The original draft stated there is substantial evidence of the efficacy of cannabis in treating chronic pain, chemotherapy-induced nausea and multiple sclerosis spasticity symptoms. In other areas, the draft was more circumspect, noting that there is limited evidence of efficacy in a short list of other conditions.
Some ENVI members want to go further, arguing there is evidence cannabis works in Alzheimer’s, arthritis, asthma, cancer, Crohn’s disease, epilepsy, glaucoma, diabetes and obesity.
ENVI will now work toward a final version. The text is intended to encourage the European Commission “to address the regulatory and financial barriers which weigh on scientific research in the use of cannabis for medicinal purposes” and otherwise pay more attention to the topic.
EMA Calls for Experts to Help get Amsterdam Headquarters Ready
EMA has put out a tender for consultancy services related to its relocation to Amsterdam. The agency is seeking the input of consultants who can help it with tasks including the evaluation of the technical drawings of its new headquarters.
With work on EMA’s final home in the Netherlands still some way from completion, the agency is offering a contract — that could be worth €1.9 million ($2.2 million) and run for 48 months — to technical consultants that can help it with the long list of issues that will come up in the coming months. EMA thinks the support is needed to ensure it has the expertise to smoothly navigate the build and its interactions with the landlord.
The list of services sought by EMA is indicative of the types of tasks it will need to deal with in the run up to its relocation. EMA is looking for help “understanding the process of developing new premises” and with assessing “timely implementation in preparation for relocation.”
Many of the services relate to pre-relocation tasks, but EMA thinks it will need support once it is in its new home. The contract will run for an initial two years, with the option to extend it by another year twice. Post-relocation support requested by EMA includes “preparing a delivery report of the building to confirm practical completion and compliance with the prepared and agreed requirements.”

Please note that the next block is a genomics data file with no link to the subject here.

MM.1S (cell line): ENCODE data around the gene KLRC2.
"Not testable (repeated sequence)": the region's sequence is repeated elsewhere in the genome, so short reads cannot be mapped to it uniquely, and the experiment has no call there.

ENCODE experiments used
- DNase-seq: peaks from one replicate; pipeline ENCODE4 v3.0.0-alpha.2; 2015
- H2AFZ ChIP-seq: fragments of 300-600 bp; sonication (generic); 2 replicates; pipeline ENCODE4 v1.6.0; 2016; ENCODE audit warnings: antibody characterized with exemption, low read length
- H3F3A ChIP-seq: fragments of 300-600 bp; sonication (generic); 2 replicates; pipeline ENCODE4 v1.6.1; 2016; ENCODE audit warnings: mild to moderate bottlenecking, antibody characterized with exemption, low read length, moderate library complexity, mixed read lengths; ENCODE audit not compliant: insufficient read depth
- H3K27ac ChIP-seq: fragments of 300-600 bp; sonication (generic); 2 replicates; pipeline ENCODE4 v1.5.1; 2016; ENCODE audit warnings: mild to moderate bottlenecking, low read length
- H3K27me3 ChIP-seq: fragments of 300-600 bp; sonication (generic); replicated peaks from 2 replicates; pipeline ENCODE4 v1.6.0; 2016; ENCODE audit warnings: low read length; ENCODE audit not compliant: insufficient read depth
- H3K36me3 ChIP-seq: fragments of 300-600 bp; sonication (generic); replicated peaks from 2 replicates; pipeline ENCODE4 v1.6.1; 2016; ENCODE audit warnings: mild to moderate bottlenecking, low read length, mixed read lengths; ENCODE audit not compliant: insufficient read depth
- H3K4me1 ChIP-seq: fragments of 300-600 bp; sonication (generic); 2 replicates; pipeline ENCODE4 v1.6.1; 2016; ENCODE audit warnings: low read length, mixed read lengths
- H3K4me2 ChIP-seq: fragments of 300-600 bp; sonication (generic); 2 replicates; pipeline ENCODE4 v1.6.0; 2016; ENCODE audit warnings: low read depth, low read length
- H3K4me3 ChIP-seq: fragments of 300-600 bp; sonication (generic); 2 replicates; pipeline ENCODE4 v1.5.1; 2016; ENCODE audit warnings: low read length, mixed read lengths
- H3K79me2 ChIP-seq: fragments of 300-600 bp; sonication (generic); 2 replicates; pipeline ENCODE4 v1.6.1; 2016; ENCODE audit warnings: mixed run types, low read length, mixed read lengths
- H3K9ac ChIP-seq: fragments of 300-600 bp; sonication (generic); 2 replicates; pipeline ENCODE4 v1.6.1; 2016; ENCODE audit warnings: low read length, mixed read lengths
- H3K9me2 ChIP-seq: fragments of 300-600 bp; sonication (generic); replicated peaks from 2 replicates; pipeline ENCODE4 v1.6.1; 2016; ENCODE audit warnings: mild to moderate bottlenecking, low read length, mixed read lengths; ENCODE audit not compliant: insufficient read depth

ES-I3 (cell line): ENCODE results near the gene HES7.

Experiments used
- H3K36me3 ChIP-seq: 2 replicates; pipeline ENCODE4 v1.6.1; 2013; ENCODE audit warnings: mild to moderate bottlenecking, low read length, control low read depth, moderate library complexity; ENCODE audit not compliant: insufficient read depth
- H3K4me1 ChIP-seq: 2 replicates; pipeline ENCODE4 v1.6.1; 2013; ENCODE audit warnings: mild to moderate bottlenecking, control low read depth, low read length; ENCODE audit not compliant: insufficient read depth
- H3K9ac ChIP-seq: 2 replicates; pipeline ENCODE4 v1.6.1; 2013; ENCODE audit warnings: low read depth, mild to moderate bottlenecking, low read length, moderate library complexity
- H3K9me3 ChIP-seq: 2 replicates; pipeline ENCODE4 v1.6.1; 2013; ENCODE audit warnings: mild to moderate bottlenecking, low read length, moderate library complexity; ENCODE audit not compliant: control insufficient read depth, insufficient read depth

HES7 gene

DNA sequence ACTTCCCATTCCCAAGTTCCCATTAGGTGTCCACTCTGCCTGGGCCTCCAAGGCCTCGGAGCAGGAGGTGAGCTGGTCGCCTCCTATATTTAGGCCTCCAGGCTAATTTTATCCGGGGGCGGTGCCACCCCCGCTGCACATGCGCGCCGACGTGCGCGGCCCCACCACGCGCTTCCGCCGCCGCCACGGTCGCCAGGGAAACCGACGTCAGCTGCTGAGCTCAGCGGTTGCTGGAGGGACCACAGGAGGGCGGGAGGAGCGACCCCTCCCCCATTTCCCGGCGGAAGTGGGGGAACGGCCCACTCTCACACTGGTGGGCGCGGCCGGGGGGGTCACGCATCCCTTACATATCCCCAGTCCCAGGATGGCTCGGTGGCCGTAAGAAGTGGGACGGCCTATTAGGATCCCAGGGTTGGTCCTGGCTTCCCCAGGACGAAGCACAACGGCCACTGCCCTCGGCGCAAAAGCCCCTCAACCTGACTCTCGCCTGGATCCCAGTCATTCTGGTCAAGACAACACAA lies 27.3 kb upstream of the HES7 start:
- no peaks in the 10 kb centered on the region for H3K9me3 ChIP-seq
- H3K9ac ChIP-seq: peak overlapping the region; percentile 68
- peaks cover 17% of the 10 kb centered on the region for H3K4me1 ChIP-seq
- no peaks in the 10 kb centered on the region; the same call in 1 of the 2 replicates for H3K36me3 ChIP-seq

EMA is accepting bids for the work until 17 September.
EMA Updates EudraVigilance Q&A to Address new Questions From MAHs
EMA has updated a question and answer document covering the introduction of its EudraVigilance system. The document features new questions on topics including the obligation for marketing authorization holders (MAHs) to share cases between themselves.
The question on the sharing of cases between MAHs covers what a manufacturer should do when it cannot exclude the possibility that a drug made by another company is interacting with its own. In responding, EMA stated the MAH should only send the case to EudraVigilance (EV). Sending the case to the other MAH creates more work for everyone.
“If you send the cases to the other MAH as well as to EV, then they will have an obligation to process them and transmit them to EV too. The EMA will then have to merge the duplicate cases under a master. You will download both the other MAH's case & the master, the other MAH will download your case and the master & every other MAH will download all 3 cases. For all organisations, 1 case will become 3,” EMA wrote.
That question is one of four new queries addressed by EMA in the document. The other questions cover what a MAH should do if a national competent authority informs them of a case and how to handle the discovery of additional issues in individual case safety reports downloaded from EudraVigilance.
has released two draft herbal medicine guidelines for consultation. One guideline covers the quality of herbal medicinal products. The other addresses test procedures and acceptance criteria for herbal products. EMA is accepting feedback on both drafts until the end of November. Quality Guideline
, Specifications Guideline